Chronic inflammation may also have a role in the correlation between periodontal and kidney disease.  Worldwide, gum disease is the leading cause of tooth loss in adults.   Adults who have suffered tooth loss are more likely to develop kidney disease than adults who have retained their teeth.  A patient who has lost teeth may have been exposed to chronic oral inflammation and may be susceptable to other inflammation as well.

Men with tooth loss and a history of gum disease are also reported to have an increased risk of developing certain cancers.  Research is ongoing, but associations have been noted between gum disease and kidney, pancreatic and haematological (blood) cancers.  It is possible that  the gum disease may just be a marker of a susceptible immune system.  However, severe gum disease has also been documented as a risk factor for head and neck squamous cell carcinoma.

Please check out our home page at RichmondDentalGroup.com.  Under YOUR ORAL HEALTH, you can easily find more information on periodontal disease and the systemic problems with which it is linked.  (click HERE to go directly to the periodontal health page).  Keep up with your home care and your routine preventive visits, and at your next cleaning, talk about your periodontal health with one of our caring Hygienist or Doctors.   We will work to ensure your healthy body starts with a healthy smile.

 

Thank You, Penny, for 10 Great Years–and Many More to Come!

Thursday, December 1st, 2011

Today marks a very special milestone. Ten years ago today Penny Willliams chose to join our office as a Dental Hygienist. We are humbled to think of all the people that Penny has helped over the last decade. Her commitment to her patients is extraordinary and her presence in the office is a delight to her co-workers. We asked her to share some thoughts about her 26 years in the field.

MFA: Penny, you have been a valued colleague for the last decade here in our offices.    Clearly, you feel a real sense of dedication for your work and your patients. What is your favorite part of your role as a Dental Hygienist?

PENNY:   The best part of my job here is the daily contact with our patients, who have now become my friends.  They make my life richer and my profession enjoyable.  Patient compliance comes much easier, I believe, because people know I genuinely care.  I take a personal interest in their families and daily life and they in mine. Ironically, I benefit as much as they do from these interactions.

MFA: Your career spans more than two and a half decades. How did you know that this was the career that would bring you such satisfaction? How did you choose this line of work?

PENNY: As a child growing up, I always wanted to be a writer, but as college approached I felt more and more drawn to the medical field.  I took a summer job as a dental assistant in a young practice and immediately loved every aspect of dentistry, especially dental hygiene. It was at the end of this summer that I decided to pursue this career.  I had had negative dental experiences as a child and I thought I might be able to make a difference by choosing this profession.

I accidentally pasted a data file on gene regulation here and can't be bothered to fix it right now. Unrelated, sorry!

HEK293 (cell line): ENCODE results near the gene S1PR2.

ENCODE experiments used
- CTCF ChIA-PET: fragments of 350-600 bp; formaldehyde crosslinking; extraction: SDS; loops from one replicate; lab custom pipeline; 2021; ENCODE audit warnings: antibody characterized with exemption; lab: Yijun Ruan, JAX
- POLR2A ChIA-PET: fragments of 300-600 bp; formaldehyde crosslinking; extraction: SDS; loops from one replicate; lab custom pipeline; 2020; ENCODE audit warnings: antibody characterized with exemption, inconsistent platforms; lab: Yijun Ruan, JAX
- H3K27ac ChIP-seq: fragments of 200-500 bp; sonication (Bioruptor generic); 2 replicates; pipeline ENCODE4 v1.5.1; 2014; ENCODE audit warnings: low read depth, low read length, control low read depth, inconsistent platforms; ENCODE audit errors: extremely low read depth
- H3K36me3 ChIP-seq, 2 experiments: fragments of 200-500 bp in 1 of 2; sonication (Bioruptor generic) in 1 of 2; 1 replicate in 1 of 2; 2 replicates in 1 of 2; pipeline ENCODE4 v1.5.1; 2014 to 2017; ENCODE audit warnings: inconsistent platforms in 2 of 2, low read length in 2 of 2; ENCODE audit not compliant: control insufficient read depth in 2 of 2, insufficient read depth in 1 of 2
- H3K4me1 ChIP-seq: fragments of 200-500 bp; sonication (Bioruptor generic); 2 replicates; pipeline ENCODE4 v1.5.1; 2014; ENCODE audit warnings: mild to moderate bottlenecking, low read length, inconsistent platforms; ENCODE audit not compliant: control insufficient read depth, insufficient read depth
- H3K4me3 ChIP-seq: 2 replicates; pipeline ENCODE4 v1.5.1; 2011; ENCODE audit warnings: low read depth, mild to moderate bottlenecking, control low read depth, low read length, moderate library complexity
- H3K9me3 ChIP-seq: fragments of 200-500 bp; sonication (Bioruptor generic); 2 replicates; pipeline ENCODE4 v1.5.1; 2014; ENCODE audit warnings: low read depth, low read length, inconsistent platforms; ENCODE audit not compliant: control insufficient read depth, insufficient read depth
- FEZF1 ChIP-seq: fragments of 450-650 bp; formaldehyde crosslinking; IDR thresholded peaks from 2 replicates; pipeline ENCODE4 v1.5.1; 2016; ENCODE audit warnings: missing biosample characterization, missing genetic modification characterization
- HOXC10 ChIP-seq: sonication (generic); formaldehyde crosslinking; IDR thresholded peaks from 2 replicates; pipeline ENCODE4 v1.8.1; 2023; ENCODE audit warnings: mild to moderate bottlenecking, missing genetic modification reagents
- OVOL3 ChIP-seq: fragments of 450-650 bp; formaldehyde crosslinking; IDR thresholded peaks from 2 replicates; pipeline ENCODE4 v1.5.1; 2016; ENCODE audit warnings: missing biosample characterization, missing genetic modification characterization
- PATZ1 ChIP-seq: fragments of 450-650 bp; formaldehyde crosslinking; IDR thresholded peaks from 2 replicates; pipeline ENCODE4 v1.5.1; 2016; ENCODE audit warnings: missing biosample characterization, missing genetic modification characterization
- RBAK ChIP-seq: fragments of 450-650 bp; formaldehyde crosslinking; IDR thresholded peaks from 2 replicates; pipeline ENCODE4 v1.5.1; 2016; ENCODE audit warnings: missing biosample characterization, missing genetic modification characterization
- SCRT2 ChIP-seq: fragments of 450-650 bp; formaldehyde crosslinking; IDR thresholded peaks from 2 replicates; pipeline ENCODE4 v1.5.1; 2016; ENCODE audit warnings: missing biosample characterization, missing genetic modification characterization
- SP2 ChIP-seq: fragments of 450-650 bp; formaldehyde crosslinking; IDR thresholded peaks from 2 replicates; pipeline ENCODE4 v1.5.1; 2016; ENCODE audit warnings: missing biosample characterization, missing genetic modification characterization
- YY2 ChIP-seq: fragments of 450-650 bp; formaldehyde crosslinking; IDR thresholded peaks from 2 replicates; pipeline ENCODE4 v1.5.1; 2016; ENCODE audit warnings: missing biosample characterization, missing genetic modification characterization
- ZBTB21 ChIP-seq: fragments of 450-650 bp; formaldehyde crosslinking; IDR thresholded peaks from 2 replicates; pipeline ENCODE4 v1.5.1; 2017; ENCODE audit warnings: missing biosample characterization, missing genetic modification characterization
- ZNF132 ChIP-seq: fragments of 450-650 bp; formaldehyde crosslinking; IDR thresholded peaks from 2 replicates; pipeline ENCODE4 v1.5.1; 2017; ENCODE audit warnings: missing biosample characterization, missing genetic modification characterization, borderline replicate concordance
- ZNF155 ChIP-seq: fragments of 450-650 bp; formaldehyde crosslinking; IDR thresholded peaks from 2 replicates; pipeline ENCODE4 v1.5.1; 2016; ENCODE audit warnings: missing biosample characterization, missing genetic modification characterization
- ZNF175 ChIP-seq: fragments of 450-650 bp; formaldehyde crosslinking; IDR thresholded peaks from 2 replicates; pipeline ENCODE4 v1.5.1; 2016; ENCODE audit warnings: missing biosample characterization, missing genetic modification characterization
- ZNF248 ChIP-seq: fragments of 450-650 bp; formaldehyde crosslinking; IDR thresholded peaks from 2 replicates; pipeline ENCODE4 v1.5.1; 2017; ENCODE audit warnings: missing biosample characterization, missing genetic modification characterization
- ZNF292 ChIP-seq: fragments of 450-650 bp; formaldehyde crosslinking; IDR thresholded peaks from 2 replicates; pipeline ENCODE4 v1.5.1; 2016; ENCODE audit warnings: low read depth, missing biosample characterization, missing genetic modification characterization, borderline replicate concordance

MFA: What changes have you seen during your career so far? How are things different now from when you started?
PENNY: Since graduation from MCV in 1986, my life has seen many changes both personally and professionally.  Technology has improved the delivery of dental care and has made for more pleasant dental visits.  The recent knowledge that our overall health can be affected  by our daily dental routine such as brushing and flossing has forced my profession to look beyond traditional dental care and take a more holistic view. Contributing to the complete health of my patients is now possible through dental hygiene instruction and care.

MFA: You had a sense of what you wanted when you started. What has surprised you most about the way that events have unfolded for you?

PENNY:   One of the greatest surprises in my 26 years as a dental hygienist is the profound effect that my patients have had on me as a person. I have come to realize that I need them as much as they need me and that they have taught me as much about life as I have them about dentistry. They validate my success in this wonderful profession and I am eternally grateful.

MFA: It is obvious that you are in the right profession and we are very grateful that you’ve chosen to work with us. What has your 10 years with our office meant to you?

PENNY:     Another unexpected gift in my professional life, especially in the last 10 years, is the bond formed with my work family. Just recently I have discovered how truly important these people are to me. We are all very different yet we come together every day with the same goal- to provide the best care we can for our patients.  The daily trials we encounter as a team have never deterred us from that goal and at the end of the day we are still the best dental team I know.  The individuals that make up this team have not only made me a better hygienist but a better person.  I am so grateful that 10 years ago today, there was a job opening for one lucky hygienist at the Office of Dr. Mark Freeman and Associates.

MFA: I’m not sure who was luckier–you or us. Thank you, Penny, for 10 great years and we look forward to the years to come.